You will go to the recovery room for a few hours until you are fully recovered from anesthesia. Once you are stable you will be taken home (or to a hotel) by your family member or a friend. You will want to stay relaxed for the first few days. You will need to keep your head elevated when in bed to help with faster resolution of swelling. You should begin to start walking, eating, and using the restroom the day after surgery. Your activity can slowly increase each day but it will take up to 2 weeks before you start to feel like your old self again. You should avoid any strenuous activity for 4 weeks. You will need to take medication prescribed to you by Dr. Ovchinsky, which usually include antibiotics, pain medicine, antibiotic ointment for the incisions, and occasionally anti-nausea medications.
Are there any dietary restrictions following surgery?
No. Patients can eat whatever they want. Advance your diet from liquids (fruit juice, milk shake, etc.) to soft food (pudding, macaroni and cheese, mashed potatoes and gravy, oatmeal, pasta) to solids as tolerated. To prevent dehydration, please drink as much juices and nutritional fluid as possible.
When will my stitches be taken out?
Stitches are normally removed five to six days after your surgery.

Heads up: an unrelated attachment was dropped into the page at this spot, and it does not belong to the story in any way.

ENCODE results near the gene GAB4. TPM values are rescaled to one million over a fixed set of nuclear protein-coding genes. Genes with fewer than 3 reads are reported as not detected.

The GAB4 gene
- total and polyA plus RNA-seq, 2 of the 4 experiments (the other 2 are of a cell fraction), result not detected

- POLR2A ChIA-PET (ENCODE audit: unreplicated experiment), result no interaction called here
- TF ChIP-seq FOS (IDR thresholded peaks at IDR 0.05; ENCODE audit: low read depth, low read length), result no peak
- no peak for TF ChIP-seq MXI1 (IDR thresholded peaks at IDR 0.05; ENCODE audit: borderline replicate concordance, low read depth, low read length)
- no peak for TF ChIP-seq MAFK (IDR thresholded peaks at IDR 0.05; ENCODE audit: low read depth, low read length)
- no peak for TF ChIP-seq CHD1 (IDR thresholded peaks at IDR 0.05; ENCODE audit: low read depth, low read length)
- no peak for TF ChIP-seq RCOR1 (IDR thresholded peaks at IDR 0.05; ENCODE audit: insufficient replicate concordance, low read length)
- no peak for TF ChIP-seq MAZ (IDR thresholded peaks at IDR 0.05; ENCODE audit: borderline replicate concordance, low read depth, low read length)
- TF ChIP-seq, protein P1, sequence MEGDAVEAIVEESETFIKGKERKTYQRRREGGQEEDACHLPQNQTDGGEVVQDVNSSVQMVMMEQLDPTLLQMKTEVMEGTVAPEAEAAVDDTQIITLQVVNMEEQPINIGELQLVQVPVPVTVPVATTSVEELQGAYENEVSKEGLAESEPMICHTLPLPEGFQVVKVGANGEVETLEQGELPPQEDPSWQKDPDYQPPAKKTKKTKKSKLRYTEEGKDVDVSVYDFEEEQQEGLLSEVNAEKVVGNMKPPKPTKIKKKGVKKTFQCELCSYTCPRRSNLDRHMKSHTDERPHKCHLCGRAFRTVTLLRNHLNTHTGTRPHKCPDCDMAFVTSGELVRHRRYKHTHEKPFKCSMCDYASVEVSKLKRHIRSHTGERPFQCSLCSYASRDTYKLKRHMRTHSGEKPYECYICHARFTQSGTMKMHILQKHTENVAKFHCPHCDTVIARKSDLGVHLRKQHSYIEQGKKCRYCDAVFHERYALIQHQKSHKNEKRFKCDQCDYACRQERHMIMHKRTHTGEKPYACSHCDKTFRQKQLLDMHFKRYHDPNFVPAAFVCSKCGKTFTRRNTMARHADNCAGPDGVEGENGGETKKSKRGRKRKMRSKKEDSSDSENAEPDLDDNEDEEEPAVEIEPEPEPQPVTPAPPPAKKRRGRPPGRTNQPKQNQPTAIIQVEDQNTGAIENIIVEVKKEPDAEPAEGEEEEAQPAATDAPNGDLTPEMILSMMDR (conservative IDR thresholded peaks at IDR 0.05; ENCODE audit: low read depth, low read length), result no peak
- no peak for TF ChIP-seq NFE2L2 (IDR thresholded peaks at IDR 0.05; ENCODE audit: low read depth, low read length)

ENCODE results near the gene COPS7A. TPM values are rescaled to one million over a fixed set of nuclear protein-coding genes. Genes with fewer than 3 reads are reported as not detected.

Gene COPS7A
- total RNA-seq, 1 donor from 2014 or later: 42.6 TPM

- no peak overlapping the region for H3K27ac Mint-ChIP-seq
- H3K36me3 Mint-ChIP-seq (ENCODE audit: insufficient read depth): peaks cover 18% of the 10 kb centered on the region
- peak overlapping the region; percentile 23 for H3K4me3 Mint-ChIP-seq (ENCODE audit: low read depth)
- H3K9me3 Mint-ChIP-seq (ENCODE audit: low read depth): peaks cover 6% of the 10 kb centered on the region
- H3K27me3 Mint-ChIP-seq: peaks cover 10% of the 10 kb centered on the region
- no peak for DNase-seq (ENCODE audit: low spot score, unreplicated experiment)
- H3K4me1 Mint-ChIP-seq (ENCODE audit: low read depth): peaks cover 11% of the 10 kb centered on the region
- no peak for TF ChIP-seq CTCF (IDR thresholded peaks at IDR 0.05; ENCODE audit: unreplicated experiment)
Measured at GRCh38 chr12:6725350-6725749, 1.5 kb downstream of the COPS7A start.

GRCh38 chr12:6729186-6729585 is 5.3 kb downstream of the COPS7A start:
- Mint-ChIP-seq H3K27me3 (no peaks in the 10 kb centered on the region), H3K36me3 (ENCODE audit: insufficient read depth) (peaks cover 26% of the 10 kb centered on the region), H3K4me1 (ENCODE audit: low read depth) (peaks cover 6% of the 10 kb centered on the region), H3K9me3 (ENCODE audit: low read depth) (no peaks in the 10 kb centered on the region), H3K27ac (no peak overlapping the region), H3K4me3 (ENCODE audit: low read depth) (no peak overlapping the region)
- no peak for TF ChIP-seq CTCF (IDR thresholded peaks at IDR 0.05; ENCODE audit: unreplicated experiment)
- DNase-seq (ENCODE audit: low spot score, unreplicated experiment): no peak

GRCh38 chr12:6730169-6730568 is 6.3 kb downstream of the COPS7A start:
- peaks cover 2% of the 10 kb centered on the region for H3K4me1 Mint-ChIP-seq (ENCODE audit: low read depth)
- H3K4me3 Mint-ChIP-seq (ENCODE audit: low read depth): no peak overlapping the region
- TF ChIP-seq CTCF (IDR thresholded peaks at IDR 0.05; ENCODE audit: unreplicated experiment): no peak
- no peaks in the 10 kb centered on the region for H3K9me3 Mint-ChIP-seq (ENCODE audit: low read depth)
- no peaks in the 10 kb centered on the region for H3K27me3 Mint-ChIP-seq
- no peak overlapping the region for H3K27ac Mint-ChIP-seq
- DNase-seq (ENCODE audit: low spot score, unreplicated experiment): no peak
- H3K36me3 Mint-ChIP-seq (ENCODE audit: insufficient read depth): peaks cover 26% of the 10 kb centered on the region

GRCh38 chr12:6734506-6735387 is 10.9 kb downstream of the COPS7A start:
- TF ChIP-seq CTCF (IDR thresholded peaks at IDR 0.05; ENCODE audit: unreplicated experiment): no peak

How soon will I be able to exercise?
Dr. Ovchinsky recommends that patients do not return to exercise for three weeks after their procedure.
When will I be able to see the results?
You may see the difference right away, and more so once the swelling goes down within the first one to two weeks. As with any surgical procedure, it takes anywhere from 6 to 12 months for the results to become final.
What is special about the way Dr. Ovchinsky does the surgery?
Dr. Ovchinsky tailors his surgical technique to an individual patient rather than using the same “run of the mill” surgery on everybody. The technique he uses causes minimal pain, has natural results, and is long-lasting. The vast majority of patients are quite surprised afterward at how little discomfort they have and how quickly they return to normal activity. Most patients have minimal bruising. Finally, with Dr. Ovchinsky technique and attention to details during skin closure, scars are typically minimal and are often difficult to see once they have fully matured.